Lai Designs, an online jewellery store, helmed by California-based Puja Bhargava Kamath launches Bidri X MCM – where the Bidri (a fine art of inlaying silver wire and sheet on an oxidized zinc and copper alloy) jewellery designs are inspired by the aesthetics of Mid Century Modern and skillfully handcrafted using the ancient craft of Bidri.
What makes this art so topical is the special variety of soil used in the oxidisation process which is available only in the unlit portions of the Bidar fort. This soil is said to be the reason this craft can’t be practised anywhere else, except for Bidar. While no specific reason can be attributed to this, few artisans feel that this soil has been away from the sunlight and rain for years and therefore it has high oxidising properties. Just one of the stories that make this craft seem almost magical!
Speaking about her love for this craft, Puja says, “Bidri is a unique craft- it was born in Persia, made its way to India, traveled across the Deccan to finally downing its anchor at Bidar, a small town in Northern Karnataka (after which it came to be named), some 400 years ago. Of course, one of the main reason for the visual appeal of Bidri has a stunning contrast of colours- the glossy silver inlay being set off dramatically against the matt black.”
Bidri is the epitome of elegance and an understated opulence. The delicate wire inlay work on a solid matt black background results is an overall aesthetic that is delicate yet formidable. Its beauty is timeless and enduring. Holding a piece of Bidriware is like holding a piece of history and an unbroken chain of tradition in your hand.
Lai’s Limited Edition collection of Bidri accessories comprises of 29 uniquely crafted necklaces, pendants, earrings, cuffs and rings, which though contemporary, exudes an agelessness. Each and every piece in the collection is handcrafted in Bidar, Karnataka by master craftsmen using time honoured techniques handed down over centuries. These Bidri components are then set in silver jewellery by expert artisans in the Jaipur workshop with extreme attention to detail at every stage through a delicate and time-consuming process.
Apart from being visually charming, Bidri work is also enduring as it does not rust and can last and look the same for centuries. It is one of the many reasons we love it so!
The unexpected teaming of a craft so rooted in tradition with a design aesthetic that is anything but will excite the imagination of the individualists, the story collectors, those doing-their-own-thing and the cultural mavens.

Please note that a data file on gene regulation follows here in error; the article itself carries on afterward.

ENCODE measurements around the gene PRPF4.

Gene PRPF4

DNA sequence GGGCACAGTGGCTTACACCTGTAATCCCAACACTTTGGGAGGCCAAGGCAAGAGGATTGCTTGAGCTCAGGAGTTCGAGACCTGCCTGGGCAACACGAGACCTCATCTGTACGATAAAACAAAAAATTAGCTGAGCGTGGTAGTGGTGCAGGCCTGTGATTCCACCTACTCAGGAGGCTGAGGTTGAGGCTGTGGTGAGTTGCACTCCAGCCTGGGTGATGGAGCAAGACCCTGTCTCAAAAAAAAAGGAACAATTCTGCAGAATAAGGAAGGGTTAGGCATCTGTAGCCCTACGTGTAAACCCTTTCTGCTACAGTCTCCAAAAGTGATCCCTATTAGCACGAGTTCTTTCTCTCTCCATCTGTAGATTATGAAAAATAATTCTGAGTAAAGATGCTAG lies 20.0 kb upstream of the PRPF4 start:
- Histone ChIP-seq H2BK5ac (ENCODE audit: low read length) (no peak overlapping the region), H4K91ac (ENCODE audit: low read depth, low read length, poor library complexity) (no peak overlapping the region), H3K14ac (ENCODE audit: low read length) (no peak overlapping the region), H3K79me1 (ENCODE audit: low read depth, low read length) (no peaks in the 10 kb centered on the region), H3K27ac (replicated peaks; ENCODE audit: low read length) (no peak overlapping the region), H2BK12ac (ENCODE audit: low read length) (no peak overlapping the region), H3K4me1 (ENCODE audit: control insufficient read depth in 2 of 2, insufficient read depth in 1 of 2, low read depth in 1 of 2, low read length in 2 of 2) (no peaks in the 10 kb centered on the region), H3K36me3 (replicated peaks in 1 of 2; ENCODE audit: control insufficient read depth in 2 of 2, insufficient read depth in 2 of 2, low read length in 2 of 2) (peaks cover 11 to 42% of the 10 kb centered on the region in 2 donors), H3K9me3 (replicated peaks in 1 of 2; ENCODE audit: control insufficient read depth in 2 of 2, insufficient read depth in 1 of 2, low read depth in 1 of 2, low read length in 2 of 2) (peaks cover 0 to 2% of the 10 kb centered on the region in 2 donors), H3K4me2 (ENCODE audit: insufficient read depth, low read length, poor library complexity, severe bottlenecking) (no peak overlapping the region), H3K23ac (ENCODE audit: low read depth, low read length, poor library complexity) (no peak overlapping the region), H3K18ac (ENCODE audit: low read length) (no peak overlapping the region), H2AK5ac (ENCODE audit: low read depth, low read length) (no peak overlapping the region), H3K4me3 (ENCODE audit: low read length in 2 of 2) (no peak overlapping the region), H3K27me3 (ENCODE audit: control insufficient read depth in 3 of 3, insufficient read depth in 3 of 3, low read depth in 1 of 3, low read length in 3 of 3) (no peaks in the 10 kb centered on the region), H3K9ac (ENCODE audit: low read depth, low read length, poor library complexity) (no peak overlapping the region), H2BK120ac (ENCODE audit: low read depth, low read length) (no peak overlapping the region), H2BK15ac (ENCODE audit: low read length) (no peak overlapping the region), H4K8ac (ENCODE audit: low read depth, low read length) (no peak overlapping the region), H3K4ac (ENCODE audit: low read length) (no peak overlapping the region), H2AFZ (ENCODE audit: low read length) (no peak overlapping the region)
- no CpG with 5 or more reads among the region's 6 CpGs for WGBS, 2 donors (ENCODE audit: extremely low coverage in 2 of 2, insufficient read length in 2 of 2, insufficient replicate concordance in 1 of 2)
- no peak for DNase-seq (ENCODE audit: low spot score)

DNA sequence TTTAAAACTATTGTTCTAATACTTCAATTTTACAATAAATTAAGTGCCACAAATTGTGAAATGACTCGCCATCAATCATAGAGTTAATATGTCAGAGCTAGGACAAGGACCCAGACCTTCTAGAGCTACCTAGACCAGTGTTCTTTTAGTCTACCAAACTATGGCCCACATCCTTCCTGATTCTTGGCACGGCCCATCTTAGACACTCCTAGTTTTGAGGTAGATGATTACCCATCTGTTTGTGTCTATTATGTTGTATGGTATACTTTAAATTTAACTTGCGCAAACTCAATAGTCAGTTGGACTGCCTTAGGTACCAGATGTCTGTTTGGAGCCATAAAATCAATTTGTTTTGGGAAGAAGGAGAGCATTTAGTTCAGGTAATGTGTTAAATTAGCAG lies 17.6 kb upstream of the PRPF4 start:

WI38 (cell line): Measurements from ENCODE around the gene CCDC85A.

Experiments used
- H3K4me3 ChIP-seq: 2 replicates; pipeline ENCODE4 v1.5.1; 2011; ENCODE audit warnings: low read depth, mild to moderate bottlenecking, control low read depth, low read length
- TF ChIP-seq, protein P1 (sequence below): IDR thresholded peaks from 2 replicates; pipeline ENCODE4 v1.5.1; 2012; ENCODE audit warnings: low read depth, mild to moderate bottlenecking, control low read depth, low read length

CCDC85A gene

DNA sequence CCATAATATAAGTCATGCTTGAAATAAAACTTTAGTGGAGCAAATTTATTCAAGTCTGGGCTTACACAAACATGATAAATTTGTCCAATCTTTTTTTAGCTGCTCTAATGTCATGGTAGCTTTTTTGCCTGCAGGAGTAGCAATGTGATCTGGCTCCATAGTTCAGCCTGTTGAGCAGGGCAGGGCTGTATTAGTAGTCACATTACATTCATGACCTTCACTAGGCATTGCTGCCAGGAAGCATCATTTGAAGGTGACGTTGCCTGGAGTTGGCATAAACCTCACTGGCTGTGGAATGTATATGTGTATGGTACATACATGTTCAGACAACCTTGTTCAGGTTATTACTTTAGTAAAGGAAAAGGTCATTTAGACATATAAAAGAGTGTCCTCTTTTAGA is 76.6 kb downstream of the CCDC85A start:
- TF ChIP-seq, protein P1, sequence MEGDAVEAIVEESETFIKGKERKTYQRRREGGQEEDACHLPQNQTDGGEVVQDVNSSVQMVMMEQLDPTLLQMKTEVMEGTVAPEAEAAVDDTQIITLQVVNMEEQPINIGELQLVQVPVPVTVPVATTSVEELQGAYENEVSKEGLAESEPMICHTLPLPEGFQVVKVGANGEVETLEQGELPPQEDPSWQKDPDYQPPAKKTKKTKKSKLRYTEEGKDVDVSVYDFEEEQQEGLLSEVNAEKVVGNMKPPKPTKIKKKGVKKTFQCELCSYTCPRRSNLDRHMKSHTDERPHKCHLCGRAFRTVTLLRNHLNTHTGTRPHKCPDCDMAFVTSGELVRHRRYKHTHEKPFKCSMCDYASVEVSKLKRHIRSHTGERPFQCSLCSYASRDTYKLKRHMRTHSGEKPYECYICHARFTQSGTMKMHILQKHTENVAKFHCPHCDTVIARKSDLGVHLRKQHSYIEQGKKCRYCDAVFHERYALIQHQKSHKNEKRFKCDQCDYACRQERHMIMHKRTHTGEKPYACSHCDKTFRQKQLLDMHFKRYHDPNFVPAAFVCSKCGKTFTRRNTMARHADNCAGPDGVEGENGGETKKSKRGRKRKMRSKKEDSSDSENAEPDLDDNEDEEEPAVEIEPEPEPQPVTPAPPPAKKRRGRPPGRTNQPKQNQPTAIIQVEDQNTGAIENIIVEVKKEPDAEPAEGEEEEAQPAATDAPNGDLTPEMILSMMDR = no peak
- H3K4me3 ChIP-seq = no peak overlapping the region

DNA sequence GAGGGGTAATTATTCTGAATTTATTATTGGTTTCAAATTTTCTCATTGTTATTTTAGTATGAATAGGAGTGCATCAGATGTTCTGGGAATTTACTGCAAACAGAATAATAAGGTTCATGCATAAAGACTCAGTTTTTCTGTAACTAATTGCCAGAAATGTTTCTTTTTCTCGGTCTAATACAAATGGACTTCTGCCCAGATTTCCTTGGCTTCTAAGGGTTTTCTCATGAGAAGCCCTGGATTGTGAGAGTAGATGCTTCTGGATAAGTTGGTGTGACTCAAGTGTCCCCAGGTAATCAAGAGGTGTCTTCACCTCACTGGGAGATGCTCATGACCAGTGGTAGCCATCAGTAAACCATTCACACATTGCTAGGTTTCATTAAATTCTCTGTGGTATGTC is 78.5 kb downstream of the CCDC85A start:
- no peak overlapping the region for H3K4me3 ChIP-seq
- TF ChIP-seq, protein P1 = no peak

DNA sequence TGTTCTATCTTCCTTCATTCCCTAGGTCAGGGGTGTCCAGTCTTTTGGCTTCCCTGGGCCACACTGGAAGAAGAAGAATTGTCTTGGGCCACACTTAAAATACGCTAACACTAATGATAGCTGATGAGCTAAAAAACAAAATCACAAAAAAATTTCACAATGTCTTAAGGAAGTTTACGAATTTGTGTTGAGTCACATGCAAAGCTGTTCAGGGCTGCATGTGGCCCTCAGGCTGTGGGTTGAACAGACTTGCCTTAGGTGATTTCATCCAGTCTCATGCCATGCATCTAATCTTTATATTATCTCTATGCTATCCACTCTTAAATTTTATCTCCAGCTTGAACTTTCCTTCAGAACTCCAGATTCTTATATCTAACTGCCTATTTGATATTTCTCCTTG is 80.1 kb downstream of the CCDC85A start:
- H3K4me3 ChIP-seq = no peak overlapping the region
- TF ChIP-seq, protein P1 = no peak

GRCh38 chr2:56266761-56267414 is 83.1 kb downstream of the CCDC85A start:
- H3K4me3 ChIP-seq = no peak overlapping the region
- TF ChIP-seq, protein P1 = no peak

Buy the jewellery at http://www.lai-designs.com/
Crafting of a Bidri article (inlaying silver wire/sheet onto an oxidised zinc and copper alloy base) involves four main steps:
(1) mould making,
(2) melting the alloy and casting the article [the rough surface of a freshly cast piece is smoothened by filing with files, scrapers and sand papers. Then a superficial layer of black is applied on the surface of the article by rubbing it with a solution of copper sulphate. This makes it easier for the artist to draw the design on it, which is easily visible on the black surface],
(3) engraving and inlaying the design [the engraving tool, a kalam or metal chisel of various shapes and points, is used to engrave the designs which are drawn free hand. Traditionally, various Mughal inspired motifs such as flowers (known as Asharfi-ki-booti), leaves (vine creepers), geometric designs, etc. were commonly done on the items. Inlaying work is done by a silver sheet or wire which are deftly and skillfully placed in the engraved groves. The inlaid design is then buffed to smooth the surface] and finally
(4) oxidising [after final filing and/or buffing, the bidriware is now ready for the final blackening process. A unique variety of soil which is available only in the unlit portions of the Bidar fort is used. The soil is mixed with ammonium chloride and water to produce a paste which is then rubbed onto a heated bidri surface. The paste selectively darkens the body while it has no effect on the silver inlay. The final piece is rubbed with coconut oil to brighten the black surface.
Text by Aarti Kapur Singh
Images by Lai Designs